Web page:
I doubt the poseur shooting this confrontation has any association with an MC, whether the Viagra commercial old guy with an expensive bike type, or the hardened criminal type with a bag of meth in the gas tank, or any of the points between.
I never met any MC members, all I know about the HAs, apart from news articles back when they and the Banditos used to kill each other in Scandinavia, I know from Hunter S. Thompson´s book. That said, you´re probably right but real MC members (not the Viagra types) also don´t seem averse to kick someone´s ass on occasion without too much of a cause.
Depends what you consider “cause.” Wearing a fraudulent vest might get you a talking to. Wearing indications of “stolen valor” will get you a talking to outside. Only if you’re sufficiently intransigent or confrontational will you get a beating that doesn’t get interrupted by a bouncer.
Americans talk a big game but statistics show that almost 70% of our drunken arguments don’t end up with someone’s brains all over the parking lot.
I have. I grew up in one of the very few places in the UK with a Hell’s Angels chapter. To a man, they were nasty, racist, violent, wife-beating, drug-dealing motherfuckers. I’m glad I’m nowhere near them any more.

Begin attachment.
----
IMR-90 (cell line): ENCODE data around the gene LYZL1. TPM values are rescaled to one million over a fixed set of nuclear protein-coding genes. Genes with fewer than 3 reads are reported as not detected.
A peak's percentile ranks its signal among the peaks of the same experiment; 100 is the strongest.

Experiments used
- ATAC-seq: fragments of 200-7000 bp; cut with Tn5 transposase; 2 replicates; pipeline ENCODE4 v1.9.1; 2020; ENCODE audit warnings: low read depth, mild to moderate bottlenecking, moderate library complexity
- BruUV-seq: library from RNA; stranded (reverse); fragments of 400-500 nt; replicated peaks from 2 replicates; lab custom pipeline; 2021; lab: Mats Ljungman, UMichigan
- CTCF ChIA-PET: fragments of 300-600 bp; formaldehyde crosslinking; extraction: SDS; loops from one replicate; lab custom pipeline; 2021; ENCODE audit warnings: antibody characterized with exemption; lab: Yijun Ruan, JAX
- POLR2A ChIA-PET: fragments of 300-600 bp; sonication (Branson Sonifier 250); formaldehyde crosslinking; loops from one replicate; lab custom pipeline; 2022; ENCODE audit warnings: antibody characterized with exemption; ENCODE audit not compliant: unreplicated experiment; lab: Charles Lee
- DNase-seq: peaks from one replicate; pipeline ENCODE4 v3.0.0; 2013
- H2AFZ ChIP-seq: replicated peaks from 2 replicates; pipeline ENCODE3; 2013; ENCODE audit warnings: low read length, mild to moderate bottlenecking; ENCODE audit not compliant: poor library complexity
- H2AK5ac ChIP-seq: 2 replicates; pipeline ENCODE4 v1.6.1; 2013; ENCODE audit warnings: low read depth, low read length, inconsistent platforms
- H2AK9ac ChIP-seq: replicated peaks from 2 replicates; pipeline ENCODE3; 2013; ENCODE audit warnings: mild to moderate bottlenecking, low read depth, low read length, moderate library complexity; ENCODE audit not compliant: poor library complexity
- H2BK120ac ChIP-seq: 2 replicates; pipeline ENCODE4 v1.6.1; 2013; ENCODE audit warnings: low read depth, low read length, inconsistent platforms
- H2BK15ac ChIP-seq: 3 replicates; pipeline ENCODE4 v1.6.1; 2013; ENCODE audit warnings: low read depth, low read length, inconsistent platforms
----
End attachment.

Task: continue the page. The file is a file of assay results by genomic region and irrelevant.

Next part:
Too optimistic about the likelihood of being surrounded by decent, law-abiding people?
Just remember that most women and children are physically harmed by family members/loved ones. Does this mean that it is unwise for women and children to be part of a family? I mean, for victim reduction purposes.
I wish! I thought it was amusing when someone above mentioned encouraging MCs to run boxing since the EBR did that for like a decade (and taught local kids to box).
They also provided security for Occupy Oakland for a while (and then gave Oakland PD an American flag after protesters stole the one in front of police headquarters).
EBR isn’t a typical “outlaw” MC in the “run drugs and guns up and down the coast” though. They’re mostly working class guys and military vets, is my understanding.
I recommend the book, “Bullies,” which has a reporter meet his childhood bully, the founder of the EBR, to confront him and then he winds up “embedding” with them on and off as a journalist. It turned out that things are a lot more complex with their leader, Trevor, and the club than some people would suspect (and also highlights the casual violence they get into with fists as well).
Trevor is one of the “friends of a friend” I’ve met a few times at BBQs, etc.
He and friends used to have a bar crawl (all men) dressed in wedding dresses. He was mentioning once where they showed up at a biker bar, and bought the entire bar drinks and made friends. It sounded like an awesome time!
Your arithmetic is sideways. Most women and children who are harmed may be harmed by family members, but it doesn’t follow that women and children without family are likely to experience better outcomes. More people die in car crashes than hang gliding accidents, but hang gliding isn’t safer than driving.